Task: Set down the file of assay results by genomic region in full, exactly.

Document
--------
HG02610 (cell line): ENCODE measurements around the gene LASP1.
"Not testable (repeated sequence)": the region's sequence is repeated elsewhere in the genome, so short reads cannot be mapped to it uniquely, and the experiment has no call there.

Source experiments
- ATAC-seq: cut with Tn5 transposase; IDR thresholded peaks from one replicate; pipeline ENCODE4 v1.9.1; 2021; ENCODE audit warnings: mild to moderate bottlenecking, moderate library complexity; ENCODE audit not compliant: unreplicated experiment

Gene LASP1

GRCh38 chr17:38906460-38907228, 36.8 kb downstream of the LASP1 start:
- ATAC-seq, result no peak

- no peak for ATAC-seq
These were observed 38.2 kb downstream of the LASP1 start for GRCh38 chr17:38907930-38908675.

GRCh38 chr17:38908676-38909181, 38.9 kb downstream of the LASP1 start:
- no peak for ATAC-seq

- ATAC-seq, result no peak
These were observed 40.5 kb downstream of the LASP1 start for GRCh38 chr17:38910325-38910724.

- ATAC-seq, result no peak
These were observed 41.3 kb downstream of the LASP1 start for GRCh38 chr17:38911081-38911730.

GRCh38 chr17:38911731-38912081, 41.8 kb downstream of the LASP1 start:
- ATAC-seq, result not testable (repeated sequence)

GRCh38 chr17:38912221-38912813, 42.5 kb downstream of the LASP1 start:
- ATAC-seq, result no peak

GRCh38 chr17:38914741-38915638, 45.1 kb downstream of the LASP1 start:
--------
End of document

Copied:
HG02610 (cell line): ENCODE measurements around the gene LASP1.
"Not testable (repeated sequence)": the region's sequence is repeated elsewhere in the genome, so short reads cannot be mapped to it uniquely, and the experiment has no call there.

Source experiments
- ATAC-seq: cut with Tn5 transposase; IDR thresholded peaks from one replicate; pipeline ENCODE4 v1.9.1; 2021; ENCODE audit warnings: mild to moderate bottlenecking, moderate library complexity; ENCODE audit not compliant: unreplicated experiment

Gene LASP1

GRCh38 chr17:38906460-38907228, 36.8 kb downstream of the LASP1 start:
- ATAC-seq, result no peak

- no peak for ATAC-seq
These were observed 38.2 kb downstream of the LASP1 start for GRCh38 chr17:38907930-38908675.

GRCh38 chr17:38908676-38909181, 38.9 kb downstream of the LASP1 start:
- no peak for ATAC-seq

- ATAC-seq, result no peak
These were observed 40.5 kb downstream of the LASP1 start for GRCh38 chr17:38910325-38910724.

- ATAC-seq, result no peak
These were observed 41.3 kb downstream of the LASP1 start for GRCh38 chr17:38911081-38911730.

GRCh38 chr17:38911731-38912081, 41.8 kb downstream of the LASP1 start:
- ATAC-seq, result not testable (repeated sequence)

GRCh38 chr17:38912221-38912813, 42.5 kb downstream of the LASP1 start:
- ATAC-seq, result no peak

GRCh38 chr17:38914741-38915638, 45.1 kb downstream of the LASP1 start: